I Almost Missed It … December 14, 2011

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Live from Palm Coast, Florida, in A Spirited Christmas

 
The day after Thanksgiving I woke up with a sore throat.

After many years of planet dwelling, I am well aware that a sore throat means I am coming down with a cold, and like most mortals, that is the standard formula of “three days coming, three days of snotiness with you and three days leaving.” Also, my particular viruses enjoy settling into my chest, turning my voice into a cesspool of pitches.

Here was the problem–I was about to begin a fourteen-day, thirteen-performance Christmas tour. Being the typical human being that I am, I was wondering if I could survive through the weekend before the cold overtook me, and exactly how many dates I would have to cancel due to incapacitation. It was not an issue of if dates would be canceled. No. In my mind, it was an issue of whether it would be two, four, or worst case scenario–all of them.

I made it through the weekend. But on Monday I sprouted another symptom–a stomach virus, which caused my internal organs to be visible on the outside of my body. Yet somehow I survived the Monday night presentation–kind of inching my way along like a really fat worm. By Tuesday I felt better. What was interesting was that the introduction of the stomach virus frightened my cold symptoms away. I guess it’s really true that God does not tempt us beyond what we can bear–because to be sneezing and coughing while having diarrhea may be the true definition of double-trouble.

I made it through Tuesday night, Wednesday night and by Thursday night I had completely forgotten about all infirmities and was taking for granted my good health. Now, having completed the entire tour, I realize I nearly missed a miracle. Isn’t that amazing? I didn’t miss a date. The shows were great, and I was never late. But I quickly took it for granted instead of marveling over the miracle of the Christmas tour.

Yes, I almost missed it.

That’s why I’m stopping off today to tell you amazing folks one of the greater secrets to life. (It isn’t really a secret at all. I just thought that added great flair to my writing…) Because I can tell you with certainty that miracles are what happen when our plans actually come to fruition because they were unselfish enough to include as many people as possible.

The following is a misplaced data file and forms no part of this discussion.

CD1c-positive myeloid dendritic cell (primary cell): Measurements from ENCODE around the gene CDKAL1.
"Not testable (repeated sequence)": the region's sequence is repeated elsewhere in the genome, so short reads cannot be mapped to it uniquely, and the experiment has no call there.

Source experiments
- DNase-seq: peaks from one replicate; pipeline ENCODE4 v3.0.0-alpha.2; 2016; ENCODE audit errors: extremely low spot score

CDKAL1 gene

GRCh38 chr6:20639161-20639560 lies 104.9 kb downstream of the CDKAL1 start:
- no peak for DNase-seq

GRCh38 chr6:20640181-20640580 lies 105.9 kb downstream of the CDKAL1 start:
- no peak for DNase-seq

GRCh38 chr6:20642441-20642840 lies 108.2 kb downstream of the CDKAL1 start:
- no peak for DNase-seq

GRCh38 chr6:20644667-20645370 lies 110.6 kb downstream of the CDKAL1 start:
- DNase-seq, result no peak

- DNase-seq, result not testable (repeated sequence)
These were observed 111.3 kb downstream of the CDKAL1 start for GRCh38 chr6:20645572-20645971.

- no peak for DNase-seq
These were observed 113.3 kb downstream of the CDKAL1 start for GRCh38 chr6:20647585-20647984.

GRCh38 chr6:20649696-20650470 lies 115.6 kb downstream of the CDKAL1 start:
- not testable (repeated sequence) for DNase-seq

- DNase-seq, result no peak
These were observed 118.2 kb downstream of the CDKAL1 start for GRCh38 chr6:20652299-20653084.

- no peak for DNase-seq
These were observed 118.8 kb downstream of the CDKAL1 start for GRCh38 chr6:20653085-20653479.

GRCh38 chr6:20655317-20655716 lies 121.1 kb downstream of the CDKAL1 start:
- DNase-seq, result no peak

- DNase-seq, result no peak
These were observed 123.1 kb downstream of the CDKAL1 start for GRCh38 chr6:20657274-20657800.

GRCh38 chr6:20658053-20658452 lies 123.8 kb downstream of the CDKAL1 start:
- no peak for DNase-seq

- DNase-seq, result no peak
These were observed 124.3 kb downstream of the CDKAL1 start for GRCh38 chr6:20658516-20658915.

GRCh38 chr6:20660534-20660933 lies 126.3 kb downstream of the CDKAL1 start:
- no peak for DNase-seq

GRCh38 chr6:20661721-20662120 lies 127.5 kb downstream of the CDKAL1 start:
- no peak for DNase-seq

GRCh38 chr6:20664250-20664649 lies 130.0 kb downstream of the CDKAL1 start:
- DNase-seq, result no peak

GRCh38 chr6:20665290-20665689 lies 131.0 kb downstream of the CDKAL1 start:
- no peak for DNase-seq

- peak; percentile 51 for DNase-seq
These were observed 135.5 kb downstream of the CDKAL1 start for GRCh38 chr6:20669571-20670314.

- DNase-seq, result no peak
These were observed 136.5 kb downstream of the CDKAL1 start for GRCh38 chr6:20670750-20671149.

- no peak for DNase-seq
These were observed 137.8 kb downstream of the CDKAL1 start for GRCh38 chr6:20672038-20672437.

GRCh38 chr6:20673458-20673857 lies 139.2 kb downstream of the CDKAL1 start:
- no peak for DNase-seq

Miracles are not turning water into wine. A miracle is when you find a good, tasty cup of water. I don’t need the wine. I don’t need parlor tricks to convince me that life is good. I need to be able to use my brain while tapping my emotions and spirit to come up with ideas that meet my needs, and in the process help others–and then use all my energy to do my best to enact these notions, trusting God to be benefactor and cheerleader.

For instance, all the vegetables I had consumed during the year helped with my immune system and gave God good reason to protect me from the onslaught of my cold. I understand that the little bit of exercise that I do was also of great assistance in dispelling my stomach virus as quickly as those little boogers will depart. I now see that everything worked together to the good–because I did love the Lord, trusted Him and am trying to learn how this planet works rather than bucking the system.

I don’t know what’s going to happen to me tomorrow. But I do know that every time I get in my car and turn on the key it is possible that the car will not start. Am I saying it’s a miracle when my car starts? No. What I’m saying is this: a car starting is better than one that doesn’t–and if I’m intelligent I will appreciate my engine igniting instead of misfiring.

You see, I almost missed it. I almost missed the miracle of everything working together to the good and at the end of the process, me completing a tour that could have just as easily been canceled. So what did I learn?

Miracles are my plans with God’s nod and others included. When that happens, we can certainly welcome additional visitations by acknowledging the process.

So I’m about to leave and go out to my car. If I expect my car to start, I will be infuriated if it doesn’t. If I’m grateful for my car starting, I may be willing to grant my vehicle absolution for those times it fails to spark.

I know it sounds child-like. It is. Every good thing in life comes from learning to appreciate what is provided, as if it were a Christmas toy instead of a demanded paycheck.

If you can keep that simplicity, you can rule the world … or at least the part that you have planned.

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Here comes Christmas! For your listening pleasure, below is Manger Medley, Jonathan’s arrangement of Away in the Manger, which closes with him singing his gorgeous song, Messiah.  Looking forward to the holidays with you!

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To see books written by Jonathan, click the link below! You can peruse and order if you like!

http://www.janethan.com/tour_store.htm

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